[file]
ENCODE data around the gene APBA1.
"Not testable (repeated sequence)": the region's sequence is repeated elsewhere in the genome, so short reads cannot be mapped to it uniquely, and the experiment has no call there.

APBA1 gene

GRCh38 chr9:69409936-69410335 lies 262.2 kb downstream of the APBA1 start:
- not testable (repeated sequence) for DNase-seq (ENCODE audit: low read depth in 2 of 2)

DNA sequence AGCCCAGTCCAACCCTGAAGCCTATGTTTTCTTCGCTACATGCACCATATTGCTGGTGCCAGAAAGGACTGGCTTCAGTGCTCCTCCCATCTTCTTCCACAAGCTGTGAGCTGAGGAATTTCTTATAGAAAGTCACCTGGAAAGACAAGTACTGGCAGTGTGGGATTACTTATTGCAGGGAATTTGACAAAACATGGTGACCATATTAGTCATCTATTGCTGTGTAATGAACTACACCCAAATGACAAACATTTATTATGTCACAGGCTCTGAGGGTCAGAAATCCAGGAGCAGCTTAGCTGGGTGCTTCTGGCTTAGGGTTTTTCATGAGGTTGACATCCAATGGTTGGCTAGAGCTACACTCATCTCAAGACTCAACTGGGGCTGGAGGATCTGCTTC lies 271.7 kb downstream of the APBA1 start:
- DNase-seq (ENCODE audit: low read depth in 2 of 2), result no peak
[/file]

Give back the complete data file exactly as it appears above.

ENCODE data around the gene APBA1.
"Not testable (repeated sequence)": the region's sequence is repeated elsewhere in the genome, so short reads cannot be mapped to it uniquely, and the experiment has no call there.

APBA1 gene

GRCh38 chr9:69409936-69410335 lies 262.2 kb downstream of the APBA1 start:
- not testable (repeated sequence) for DNase-seq (ENCODE audit: low read depth in 2 of 2)

DNA sequence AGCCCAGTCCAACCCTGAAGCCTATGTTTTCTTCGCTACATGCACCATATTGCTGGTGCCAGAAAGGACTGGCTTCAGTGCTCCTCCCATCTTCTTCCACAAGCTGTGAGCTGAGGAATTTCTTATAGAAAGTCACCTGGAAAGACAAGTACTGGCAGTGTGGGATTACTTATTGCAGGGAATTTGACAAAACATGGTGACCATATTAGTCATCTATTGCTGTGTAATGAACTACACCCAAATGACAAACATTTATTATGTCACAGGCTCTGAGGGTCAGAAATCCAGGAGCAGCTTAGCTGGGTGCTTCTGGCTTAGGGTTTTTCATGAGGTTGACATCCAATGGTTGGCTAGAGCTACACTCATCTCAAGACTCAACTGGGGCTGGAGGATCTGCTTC lies 271.7 kb downstream of the APBA1 start:
- DNase-seq (ENCODE audit: low read depth in 2 of 2), result no peak